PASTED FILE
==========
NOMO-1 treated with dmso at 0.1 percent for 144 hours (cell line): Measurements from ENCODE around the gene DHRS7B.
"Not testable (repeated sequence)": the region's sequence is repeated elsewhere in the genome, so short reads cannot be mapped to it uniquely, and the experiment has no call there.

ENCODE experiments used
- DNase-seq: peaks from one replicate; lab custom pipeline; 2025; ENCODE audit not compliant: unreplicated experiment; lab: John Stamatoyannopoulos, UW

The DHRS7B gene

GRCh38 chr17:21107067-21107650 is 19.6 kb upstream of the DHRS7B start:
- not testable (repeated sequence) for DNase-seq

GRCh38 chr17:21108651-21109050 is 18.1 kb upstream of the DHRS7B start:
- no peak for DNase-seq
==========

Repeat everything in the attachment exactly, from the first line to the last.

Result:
NOMO-1 treated with dmso at 0.1 percent for 144 hours (cell line): Measurements from ENCODE around the gene DHRS7B.
"Not testable (repeated sequence)": the region's sequence is repeated elsewhere in the genome, so short reads cannot be mapped to it uniquely, and the experiment has no call there.

ENCODE experiments used
- DNase-seq: peaks from one replicate; lab custom pipeline; 2025; ENCODE audit not compliant: unreplicated experiment; lab: John Stamatoyannopoulos, UW

The DHRS7B gene

GRCh38 chr17:21107067-21107650 is 19.6 kb upstream of the DHRS7B start:
- not testable (repeated sequence) for DNase-seq

GRCh38 chr17:21108651-21109050 is 18.1 kb upstream of the DHRS7B start:
- no peak for DNase-seq